This is a rewrite of an article I wrote in 2010. I'm revisiting some of my earlier writings to update them to my current ideas.
Top five versus first five issues
Ask people for their top five issues in any area of concern other than an area they are personally and closely involved with, and they are more than likely to give you the first five important issues that come to their mind. Of course, these are not necessarily the top five issues, they are their top five issues at that moment.
This problem, by the way, is a typical challenge of idea generation which you try to counter with brainstorming. Ideally, you would ask them to tell you their top 50 issues, and then prioritize. However, quite often they don't have the time and you don't have the budget. And that is a critical problem. Why?
Getting an as complete as possible view on risks is essential in a risk management exercise. After all, risks not identified cannot be managed, and will come to the fore at the most inopportune of times.
Using risk models
This is where risk models come into the picture. A risk model aims to take a lot of the preparatory risk identification work out of your hands. There are certain advantages to using a predefined set of potential risks for an organization. Three of the most important ones are:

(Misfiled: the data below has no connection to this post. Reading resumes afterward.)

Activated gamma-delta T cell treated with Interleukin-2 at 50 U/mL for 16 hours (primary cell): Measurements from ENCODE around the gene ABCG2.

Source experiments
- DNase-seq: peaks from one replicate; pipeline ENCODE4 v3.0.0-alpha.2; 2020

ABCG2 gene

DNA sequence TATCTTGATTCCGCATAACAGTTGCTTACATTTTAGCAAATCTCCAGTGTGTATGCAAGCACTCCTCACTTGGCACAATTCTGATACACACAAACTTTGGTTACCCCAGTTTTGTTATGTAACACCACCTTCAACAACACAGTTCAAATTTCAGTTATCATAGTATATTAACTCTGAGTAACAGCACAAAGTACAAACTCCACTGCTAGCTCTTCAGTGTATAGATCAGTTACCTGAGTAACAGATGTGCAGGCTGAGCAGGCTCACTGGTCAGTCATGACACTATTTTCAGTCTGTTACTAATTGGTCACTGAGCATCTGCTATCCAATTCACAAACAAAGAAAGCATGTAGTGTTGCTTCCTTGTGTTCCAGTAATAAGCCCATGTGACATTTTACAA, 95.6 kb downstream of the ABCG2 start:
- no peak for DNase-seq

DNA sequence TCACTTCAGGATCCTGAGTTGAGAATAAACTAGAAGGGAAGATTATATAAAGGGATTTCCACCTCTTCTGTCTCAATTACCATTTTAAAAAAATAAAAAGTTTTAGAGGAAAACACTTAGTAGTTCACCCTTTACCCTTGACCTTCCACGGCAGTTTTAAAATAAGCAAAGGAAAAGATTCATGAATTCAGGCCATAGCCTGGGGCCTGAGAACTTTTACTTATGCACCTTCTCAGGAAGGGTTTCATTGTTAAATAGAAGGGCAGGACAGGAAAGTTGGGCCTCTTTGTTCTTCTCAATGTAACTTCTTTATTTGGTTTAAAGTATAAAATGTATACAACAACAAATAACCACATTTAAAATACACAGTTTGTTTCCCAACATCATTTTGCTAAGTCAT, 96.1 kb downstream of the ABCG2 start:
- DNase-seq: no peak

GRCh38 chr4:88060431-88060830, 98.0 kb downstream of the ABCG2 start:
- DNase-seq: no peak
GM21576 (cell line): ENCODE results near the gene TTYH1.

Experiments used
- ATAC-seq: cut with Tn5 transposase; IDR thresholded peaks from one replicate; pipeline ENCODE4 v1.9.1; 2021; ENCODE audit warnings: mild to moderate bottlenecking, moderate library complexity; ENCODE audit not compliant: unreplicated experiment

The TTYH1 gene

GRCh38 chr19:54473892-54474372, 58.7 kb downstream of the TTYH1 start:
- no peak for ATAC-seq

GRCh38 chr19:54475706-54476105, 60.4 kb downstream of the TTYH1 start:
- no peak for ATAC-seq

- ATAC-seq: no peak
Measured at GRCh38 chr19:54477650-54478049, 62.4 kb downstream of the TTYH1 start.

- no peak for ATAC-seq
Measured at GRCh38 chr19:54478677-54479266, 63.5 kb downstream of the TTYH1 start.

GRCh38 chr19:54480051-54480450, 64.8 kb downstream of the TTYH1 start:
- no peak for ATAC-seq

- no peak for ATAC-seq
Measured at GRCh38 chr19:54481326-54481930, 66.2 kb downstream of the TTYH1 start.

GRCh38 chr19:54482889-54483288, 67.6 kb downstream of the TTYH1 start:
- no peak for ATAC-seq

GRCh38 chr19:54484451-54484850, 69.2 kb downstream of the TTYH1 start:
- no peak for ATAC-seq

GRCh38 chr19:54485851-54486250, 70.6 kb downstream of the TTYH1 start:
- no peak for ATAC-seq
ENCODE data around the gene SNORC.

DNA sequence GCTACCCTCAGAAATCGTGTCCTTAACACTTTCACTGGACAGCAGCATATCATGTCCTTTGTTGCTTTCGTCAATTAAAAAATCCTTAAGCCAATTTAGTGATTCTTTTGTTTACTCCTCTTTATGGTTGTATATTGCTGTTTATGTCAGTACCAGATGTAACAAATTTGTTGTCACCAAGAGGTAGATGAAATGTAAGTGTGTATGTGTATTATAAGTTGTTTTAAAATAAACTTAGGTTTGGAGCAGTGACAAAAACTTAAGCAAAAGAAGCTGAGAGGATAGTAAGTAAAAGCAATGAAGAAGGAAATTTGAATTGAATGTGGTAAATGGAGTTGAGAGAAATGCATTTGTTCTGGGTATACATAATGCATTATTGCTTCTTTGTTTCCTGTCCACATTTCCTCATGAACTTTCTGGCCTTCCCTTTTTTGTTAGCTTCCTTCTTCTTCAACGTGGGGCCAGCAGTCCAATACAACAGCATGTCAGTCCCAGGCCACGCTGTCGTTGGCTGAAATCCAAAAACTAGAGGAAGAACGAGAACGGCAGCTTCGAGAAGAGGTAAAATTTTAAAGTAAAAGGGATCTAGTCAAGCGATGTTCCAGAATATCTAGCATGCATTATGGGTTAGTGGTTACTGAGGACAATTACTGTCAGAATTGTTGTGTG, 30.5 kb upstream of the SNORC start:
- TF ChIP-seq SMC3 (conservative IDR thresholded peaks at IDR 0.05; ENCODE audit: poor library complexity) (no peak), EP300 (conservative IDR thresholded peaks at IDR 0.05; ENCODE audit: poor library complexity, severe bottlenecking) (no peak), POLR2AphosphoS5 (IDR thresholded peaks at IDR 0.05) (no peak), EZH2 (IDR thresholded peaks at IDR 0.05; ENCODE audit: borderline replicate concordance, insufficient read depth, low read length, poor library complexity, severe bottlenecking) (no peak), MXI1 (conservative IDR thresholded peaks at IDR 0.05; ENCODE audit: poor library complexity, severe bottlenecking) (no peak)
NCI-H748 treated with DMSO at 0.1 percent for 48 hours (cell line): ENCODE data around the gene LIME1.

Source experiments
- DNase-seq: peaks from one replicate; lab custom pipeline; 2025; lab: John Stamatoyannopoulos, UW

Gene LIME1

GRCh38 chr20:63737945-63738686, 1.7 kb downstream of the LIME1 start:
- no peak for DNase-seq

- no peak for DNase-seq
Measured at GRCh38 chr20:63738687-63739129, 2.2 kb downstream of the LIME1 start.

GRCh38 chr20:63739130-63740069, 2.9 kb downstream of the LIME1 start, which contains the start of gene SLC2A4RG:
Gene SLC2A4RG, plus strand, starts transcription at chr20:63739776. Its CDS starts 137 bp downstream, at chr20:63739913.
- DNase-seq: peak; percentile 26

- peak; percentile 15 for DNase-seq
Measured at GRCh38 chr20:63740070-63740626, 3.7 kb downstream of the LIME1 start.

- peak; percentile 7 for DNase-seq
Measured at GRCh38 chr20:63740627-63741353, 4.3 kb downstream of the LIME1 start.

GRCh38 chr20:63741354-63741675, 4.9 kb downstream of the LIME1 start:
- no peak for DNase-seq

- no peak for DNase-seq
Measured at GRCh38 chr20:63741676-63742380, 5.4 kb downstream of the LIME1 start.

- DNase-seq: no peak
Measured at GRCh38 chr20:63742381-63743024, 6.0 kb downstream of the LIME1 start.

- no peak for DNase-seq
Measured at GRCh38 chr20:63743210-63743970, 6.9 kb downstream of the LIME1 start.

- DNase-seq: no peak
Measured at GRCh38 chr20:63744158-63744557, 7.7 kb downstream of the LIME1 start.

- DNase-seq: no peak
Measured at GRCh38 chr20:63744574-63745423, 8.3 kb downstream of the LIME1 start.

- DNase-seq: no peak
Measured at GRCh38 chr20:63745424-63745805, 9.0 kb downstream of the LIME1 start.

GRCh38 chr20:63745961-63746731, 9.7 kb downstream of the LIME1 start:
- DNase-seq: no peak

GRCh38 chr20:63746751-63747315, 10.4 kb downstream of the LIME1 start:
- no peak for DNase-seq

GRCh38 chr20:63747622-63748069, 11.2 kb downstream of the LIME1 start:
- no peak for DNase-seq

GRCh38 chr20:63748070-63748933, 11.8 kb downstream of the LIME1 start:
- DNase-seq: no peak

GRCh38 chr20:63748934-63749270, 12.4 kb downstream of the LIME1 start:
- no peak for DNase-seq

- it allows you to focus on the relevance of the proposed potential risks, thus reducing the actual effort invested in thinking about completeness;
- it allows you the time required to better and more clearly defined the risks which are considered as relevant;
- it allows you to identify those risks not already present in the risk model.
Errors in understanding the use of a risk model
People opposed to the use of risk models will make the case that the tool has limited value because you can never integrate all relevant risks in one framework.
It is indeed practically impossible to integrate all relevant risks in one overarching framework. However, rather than making a risk model a tool with limited value, the simple fact that the risk model has already defined a lot of potential risks and thus takes away the effort of performing the same analysis again and again, makes it a tool which saves you time and effort. Rather than reinventing the wheel again and again, the risk model allows for true value creation in defining new risks which you otherwise would have never thought about because you were so focused on the top 5 risks.
The relevance of the risk model
A risk model allows you to focus on the essential risks both present in and lacking from the model. This leads to a better degree of concrete, situational risk awareness in a risk assessment exercise.